Plans call for the Synkro protocol to be standardized sometime in 2008 with a public rollout by late 2008. It is available now under license agreement. Some well-known Japanese vendors are already early adopters, and U.S. and European vendors are expected to get on board. Contact Freescale for more details.
Another approach to an RF remote control comes from Zensys. Its Z-Wave wireless technology is used in more than 200 different devices for home monitoring and control. Typical applications include lighting, appliance control, HVAC, and security systems. Z-Wave also has been remarkably successful competing with ZigBee, the other system designed for home and building control.
Zensys recently announced Z-WaveAV, a variation of its original design for home entertainment systems. The company also has announced some new systems-on-a-chip (SoCs), the ZW-0401, ZW-0402, and ZW-0403, to implement such systems.
While the Z-Wave system was designed for home control, it has a complete set of command classes for home control and the control of consumer electronics such as TVs, video recorders, and audio systems. More than 500 commands are defined. The whole Z-Wave system is based on a mesh networking protocol stack specifically designed for today’s residential and consumer electronic applications.
The protocol stack supports highly reliable point-to-point, point-to-multipoint, and whole-home solutions. A key feature of the Z-Wave system is its full support of legacy IR codes, making universal RF and IR remotes possible.
The company’s key hardware product is its ZW0301 transceiver with integral optimized 8051 core. The RF transceiver operates in the sub-1-GHz industrial, scientific, and medical (ISM) bands using frequency-shift keying (FSK) to achieve data rates of 9.6 or 40 kbits/s.
Known as the ZW0401, the newer version also operates in the sub-1-GHz bands, such as 915 MHz (U.S.) and 868 MHz (Europe), but it can be configured to operate in the 2.4-GHz band as well (see the figure). Its unique patented circuits help mitigate the interference potential from other common 2.4-GHz products such as 802.11b/g routers/gateways and laptops, Bluetooth products, cordless phones, and microwave ovens. It can achieve 100 or 200 kbits/s.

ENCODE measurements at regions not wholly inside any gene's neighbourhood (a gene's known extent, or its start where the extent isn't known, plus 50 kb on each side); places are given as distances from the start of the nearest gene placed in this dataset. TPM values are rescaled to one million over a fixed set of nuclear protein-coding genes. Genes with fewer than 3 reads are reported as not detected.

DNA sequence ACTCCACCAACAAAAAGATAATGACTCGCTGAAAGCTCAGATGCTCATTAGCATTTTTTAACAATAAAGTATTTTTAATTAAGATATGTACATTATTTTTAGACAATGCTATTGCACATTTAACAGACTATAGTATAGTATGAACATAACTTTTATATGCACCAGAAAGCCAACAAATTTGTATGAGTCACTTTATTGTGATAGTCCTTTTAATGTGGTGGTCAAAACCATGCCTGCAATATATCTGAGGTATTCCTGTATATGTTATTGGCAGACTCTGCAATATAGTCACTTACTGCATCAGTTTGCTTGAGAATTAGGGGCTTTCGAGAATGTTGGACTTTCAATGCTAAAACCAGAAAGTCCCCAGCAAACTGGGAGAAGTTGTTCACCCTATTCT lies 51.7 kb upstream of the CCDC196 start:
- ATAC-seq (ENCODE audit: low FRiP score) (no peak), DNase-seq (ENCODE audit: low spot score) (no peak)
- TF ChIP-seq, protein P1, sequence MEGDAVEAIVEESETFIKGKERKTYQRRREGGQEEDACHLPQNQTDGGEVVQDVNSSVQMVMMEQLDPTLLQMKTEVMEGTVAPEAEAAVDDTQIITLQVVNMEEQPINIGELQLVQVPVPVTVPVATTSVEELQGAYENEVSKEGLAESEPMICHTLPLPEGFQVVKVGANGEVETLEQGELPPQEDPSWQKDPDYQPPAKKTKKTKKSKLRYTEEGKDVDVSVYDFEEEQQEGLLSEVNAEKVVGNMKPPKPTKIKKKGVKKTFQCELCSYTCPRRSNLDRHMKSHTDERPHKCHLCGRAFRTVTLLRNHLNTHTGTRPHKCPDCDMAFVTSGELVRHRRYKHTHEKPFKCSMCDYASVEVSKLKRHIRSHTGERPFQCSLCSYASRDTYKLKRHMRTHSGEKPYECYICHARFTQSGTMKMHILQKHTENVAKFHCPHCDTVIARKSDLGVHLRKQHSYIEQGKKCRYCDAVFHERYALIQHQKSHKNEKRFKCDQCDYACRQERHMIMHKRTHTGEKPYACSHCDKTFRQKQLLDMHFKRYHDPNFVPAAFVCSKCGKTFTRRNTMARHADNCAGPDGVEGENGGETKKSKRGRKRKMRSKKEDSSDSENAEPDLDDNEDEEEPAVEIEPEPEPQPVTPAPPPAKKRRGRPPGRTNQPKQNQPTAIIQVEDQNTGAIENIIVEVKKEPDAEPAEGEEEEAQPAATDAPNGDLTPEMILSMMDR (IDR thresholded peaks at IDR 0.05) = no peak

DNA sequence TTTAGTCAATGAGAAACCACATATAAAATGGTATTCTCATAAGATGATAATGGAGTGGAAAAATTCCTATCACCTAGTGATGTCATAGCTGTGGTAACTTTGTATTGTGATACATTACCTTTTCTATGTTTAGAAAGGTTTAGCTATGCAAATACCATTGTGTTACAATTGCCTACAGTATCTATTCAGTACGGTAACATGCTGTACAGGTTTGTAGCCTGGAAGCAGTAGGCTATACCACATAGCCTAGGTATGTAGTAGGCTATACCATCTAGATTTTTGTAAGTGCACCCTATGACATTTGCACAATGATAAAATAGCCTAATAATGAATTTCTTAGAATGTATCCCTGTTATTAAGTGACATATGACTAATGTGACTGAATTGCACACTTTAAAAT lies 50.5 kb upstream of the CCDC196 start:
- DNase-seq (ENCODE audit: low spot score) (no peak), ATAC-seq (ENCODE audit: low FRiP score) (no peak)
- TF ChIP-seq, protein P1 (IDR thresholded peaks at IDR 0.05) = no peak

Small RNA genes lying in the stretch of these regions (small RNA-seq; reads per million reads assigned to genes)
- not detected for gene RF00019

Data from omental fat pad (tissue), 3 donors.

The ZW0401 includes a wide range of I/Os, including 30 general-purpose I/Os, a 12-bit analog-to-digital converter, pulse-width modulation, a Triac controller, two UARTs, and a full-speed USB 2.0 controller. A hardware IR code generator and AES-128 security are provided. The ZW0402 and ZW0403 come with the Z-WaveAV protocol stack plus an application programming interface preloaded in ROM . Different memory configurations are available. For more details, contact Zensys directly.
While RF remotes are the wave of the future, IR will be with us for years to come. Combinations of RF and IR will be common in new remotes, and a variety of universal remote designs will find their way to market. And, problems such as RF interference from other sources will continue to be investigated. Whether the Freescale or Zensys system will dominate remains to be seen. There’s no doubt that both will find a place in new consumer electronic products.